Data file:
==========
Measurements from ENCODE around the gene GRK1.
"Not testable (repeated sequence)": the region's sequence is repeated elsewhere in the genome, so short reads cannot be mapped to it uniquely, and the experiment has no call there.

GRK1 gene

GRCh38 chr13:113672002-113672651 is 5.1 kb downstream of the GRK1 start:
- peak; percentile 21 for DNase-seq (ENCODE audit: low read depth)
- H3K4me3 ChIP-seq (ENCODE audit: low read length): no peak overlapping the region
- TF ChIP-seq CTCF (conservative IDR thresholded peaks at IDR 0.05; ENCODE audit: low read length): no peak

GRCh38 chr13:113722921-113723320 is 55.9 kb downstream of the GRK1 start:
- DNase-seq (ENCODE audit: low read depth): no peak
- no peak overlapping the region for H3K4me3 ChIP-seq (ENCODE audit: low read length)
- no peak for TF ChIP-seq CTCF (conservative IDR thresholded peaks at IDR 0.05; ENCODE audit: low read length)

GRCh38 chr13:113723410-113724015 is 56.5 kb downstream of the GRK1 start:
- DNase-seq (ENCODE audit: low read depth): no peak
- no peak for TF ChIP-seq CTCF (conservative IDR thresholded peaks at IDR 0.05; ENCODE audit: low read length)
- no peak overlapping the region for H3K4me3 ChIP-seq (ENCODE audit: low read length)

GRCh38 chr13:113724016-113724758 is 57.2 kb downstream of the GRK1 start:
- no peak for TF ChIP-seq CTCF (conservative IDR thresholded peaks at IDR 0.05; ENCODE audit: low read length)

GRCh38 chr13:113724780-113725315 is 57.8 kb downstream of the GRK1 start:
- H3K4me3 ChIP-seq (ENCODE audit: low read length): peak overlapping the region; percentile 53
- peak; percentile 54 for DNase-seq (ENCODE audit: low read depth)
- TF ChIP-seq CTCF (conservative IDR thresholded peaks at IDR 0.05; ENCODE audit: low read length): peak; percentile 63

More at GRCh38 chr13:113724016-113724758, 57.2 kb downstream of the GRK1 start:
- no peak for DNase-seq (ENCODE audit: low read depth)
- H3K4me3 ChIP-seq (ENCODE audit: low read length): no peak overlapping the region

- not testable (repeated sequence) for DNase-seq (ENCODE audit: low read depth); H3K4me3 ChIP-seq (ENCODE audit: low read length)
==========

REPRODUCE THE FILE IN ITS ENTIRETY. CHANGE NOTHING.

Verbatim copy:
Measurements from ENCODE around the gene GRK1.
"Not testable (repeated sequence)": the region's sequence is repeated elsewhere in the genome, so short reads cannot be mapped to it uniquely, and the experiment has no call there.

GRK1 gene

GRCh38 chr13:113672002-113672651 is 5.1 kb downstream of the GRK1 start:
- peak; percentile 21 for DNase-seq (ENCODE audit: low read depth)
- H3K4me3 ChIP-seq (ENCODE audit: low read length): no peak overlapping the region
- TF ChIP-seq CTCF (conservative IDR thresholded peaks at IDR 0.05; ENCODE audit: low read length): no peak

GRCh38 chr13:113722921-113723320 is 55.9 kb downstream of the GRK1 start:
- DNase-seq (ENCODE audit: low read depth): no peak
- no peak overlapping the region for H3K4me3 ChIP-seq (ENCODE audit: low read length)
- no peak for TF ChIP-seq CTCF (conservative IDR thresholded peaks at IDR 0.05; ENCODE audit: low read length)

GRCh38 chr13:113723410-113724015 is 56.5 kb downstream of the GRK1 start:
- DNase-seq (ENCODE audit: low read depth): no peak
- no peak for TF ChIP-seq CTCF (conservative IDR thresholded peaks at IDR 0.05; ENCODE audit: low read length)
- no peak overlapping the region for H3K4me3 ChIP-seq (ENCODE audit: low read length)

GRCh38 chr13:113724016-113724758 is 57.2 kb downstream of the GRK1 start:
- no peak for TF ChIP-seq CTCF (conservative IDR thresholded peaks at IDR 0.05; ENCODE audit: low read length)

GRCh38 chr13:113724780-113725315 is 57.8 kb downstream of the GRK1 start:
- H3K4me3 ChIP-seq (ENCODE audit: low read length): peak overlapping the region; percentile 53
- peak; percentile 54 for DNase-seq (ENCODE audit: low read depth)
- TF ChIP-seq CTCF (conservative IDR thresholded peaks at IDR 0.05; ENCODE audit: low read length): peak; percentile 63

More at GRCh38 chr13:113724016-113724758, 57.2 kb downstream of the GRK1 start:
- no peak for DNase-seq (ENCODE audit: low read depth)
- H3K4me3 ChIP-seq (ENCODE audit: low read length): no peak overlapping the region

- not testable (repeated sequence) for DNase-seq (ENCODE audit: low read depth); H3K4me3 ChIP-seq (ENCODE audit: low read length)